Between March 2020 through mid-October, Canada returned at least 544 would-be refugees to the United States.
According to an updated policy statement posted on Sunday, Canada is changing its pandemic-era policy of turning back asylum-seekers attempting to enter the country between ports of entry.
Between March 2020 through mid-October, Canada returned at least 544 would-be refugees to the United States. The government did not immediately respond to concerns about why the provision was being phased out now and what, if any, quarantine regulations would apply to unvaccinated asylum applicants.
The action was highly needed by Canada due to health concerns during the coronavirus outbreak. However, refugee advocates maintained that applying for asylum should not be considered “discretionary travel,” citing class exemptions granted to professional athletes and others during the pandemic.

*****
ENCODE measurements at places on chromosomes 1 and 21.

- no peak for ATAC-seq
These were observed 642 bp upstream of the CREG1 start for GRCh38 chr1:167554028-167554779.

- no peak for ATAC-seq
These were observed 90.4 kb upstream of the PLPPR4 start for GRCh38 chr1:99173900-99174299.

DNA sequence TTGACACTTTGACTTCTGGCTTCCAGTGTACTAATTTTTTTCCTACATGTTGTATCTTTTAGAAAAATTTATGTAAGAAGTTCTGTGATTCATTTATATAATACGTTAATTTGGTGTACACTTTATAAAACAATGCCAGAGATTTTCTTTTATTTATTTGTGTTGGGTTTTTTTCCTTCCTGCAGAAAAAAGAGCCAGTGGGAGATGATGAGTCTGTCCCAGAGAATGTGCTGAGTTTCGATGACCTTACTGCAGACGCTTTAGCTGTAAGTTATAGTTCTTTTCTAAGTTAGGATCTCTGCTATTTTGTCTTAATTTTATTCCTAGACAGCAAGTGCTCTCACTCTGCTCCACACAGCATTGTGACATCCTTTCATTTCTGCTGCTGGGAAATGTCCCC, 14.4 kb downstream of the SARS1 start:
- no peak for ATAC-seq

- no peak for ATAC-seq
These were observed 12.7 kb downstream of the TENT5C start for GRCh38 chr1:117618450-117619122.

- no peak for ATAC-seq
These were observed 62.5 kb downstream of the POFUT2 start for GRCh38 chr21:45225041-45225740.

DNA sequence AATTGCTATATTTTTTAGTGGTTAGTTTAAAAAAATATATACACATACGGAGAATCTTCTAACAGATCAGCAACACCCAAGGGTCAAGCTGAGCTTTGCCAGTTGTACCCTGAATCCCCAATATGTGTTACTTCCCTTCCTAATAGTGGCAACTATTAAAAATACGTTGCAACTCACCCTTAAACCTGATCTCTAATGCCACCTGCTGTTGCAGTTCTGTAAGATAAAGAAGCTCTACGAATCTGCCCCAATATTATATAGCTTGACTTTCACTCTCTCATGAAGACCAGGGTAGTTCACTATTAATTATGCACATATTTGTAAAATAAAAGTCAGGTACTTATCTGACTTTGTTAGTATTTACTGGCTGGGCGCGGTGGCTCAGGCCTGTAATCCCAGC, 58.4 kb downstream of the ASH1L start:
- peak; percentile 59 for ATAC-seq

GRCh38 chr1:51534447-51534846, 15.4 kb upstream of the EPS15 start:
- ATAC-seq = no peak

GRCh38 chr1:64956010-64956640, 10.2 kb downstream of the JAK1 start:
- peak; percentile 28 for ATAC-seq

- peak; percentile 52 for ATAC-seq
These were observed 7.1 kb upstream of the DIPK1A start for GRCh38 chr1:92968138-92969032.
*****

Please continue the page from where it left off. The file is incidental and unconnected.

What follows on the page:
“It’s reassuring to see the refugee measures align more closely with our international obligations, and I believe it’s been clear all along that public health and refugee protection can coexist,” said Maureen Silcoff, which sued the government over the policy.
It didn’t make sense, according to Silcoff, to allow tourists through while rejecting people seeking safety, as Canada has begun to do.
According to refugee lawyers working on their cases, an unknown number of asylum seekers who were turned back were detained indefinitely in the United States, and at least two were deported.
Since the policy’s inception, exemptions have been available, and in August, Canada began allowing more turned-back asylum-seekers to return and submit refugee claims as part of a “managed approach to reopening the border.”
However, advocates say that this alternative is only available to individuals who are aware of it or who have legal counsel versed with Canada’s shifting system. Last month, the government defended the program in court.
Asylum seekers trying to cross at official ports of entry are turned back under a Safe 3rd Country Agreement between the United States and Canada. The deal, which has been challenged twice, was affirmed most recently this spring and may now be taken to the Supreme Court of Canada.
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